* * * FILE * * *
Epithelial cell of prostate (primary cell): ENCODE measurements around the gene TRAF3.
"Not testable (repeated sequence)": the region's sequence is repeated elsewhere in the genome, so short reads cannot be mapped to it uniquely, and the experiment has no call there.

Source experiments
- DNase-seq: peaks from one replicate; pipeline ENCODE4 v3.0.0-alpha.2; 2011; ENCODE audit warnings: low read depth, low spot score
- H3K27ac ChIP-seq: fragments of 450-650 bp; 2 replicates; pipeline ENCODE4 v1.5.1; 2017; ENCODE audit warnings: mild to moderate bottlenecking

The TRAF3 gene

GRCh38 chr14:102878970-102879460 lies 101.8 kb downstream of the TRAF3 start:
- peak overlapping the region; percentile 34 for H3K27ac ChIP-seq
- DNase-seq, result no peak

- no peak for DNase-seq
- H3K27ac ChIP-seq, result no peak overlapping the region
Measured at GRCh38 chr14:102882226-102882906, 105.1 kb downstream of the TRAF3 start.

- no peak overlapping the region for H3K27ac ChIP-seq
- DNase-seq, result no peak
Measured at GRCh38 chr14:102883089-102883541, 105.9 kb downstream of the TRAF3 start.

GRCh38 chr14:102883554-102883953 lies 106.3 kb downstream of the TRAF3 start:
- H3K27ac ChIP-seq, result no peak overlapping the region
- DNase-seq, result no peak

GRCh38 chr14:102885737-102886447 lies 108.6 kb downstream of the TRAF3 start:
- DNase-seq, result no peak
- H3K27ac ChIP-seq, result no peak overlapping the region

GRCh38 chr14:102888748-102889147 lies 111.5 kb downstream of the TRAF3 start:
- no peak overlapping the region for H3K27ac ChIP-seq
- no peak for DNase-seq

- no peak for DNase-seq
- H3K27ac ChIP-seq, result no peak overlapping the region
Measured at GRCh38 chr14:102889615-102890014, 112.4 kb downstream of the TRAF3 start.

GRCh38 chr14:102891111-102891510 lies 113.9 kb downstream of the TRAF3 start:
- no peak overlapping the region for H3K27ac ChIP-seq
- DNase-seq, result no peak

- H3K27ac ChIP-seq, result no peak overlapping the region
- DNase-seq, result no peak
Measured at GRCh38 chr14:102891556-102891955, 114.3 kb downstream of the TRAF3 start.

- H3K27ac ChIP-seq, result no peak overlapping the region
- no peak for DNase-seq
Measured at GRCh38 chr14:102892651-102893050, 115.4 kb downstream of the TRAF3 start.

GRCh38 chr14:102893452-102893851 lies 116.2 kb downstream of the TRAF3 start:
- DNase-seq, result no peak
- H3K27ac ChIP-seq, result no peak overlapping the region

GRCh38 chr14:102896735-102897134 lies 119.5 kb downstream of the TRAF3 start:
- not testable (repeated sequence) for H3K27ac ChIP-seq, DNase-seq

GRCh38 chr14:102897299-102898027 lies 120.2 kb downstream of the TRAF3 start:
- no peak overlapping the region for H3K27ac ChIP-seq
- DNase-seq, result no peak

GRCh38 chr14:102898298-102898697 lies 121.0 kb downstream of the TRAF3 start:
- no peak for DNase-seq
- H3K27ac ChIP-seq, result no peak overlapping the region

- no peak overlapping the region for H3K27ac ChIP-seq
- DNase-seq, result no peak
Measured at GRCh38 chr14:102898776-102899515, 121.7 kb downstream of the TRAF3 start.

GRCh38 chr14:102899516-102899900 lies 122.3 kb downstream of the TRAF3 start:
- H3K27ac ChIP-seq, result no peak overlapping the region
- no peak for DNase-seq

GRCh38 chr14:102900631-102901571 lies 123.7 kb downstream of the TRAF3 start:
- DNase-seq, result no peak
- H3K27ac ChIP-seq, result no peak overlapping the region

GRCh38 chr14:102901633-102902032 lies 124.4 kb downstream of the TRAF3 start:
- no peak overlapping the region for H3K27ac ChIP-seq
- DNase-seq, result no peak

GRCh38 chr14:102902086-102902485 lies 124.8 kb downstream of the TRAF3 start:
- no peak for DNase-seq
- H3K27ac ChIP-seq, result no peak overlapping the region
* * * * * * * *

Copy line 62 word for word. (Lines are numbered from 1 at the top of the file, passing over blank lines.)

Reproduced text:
- H3K27ac ChIP-seq, result no peak overlapping the region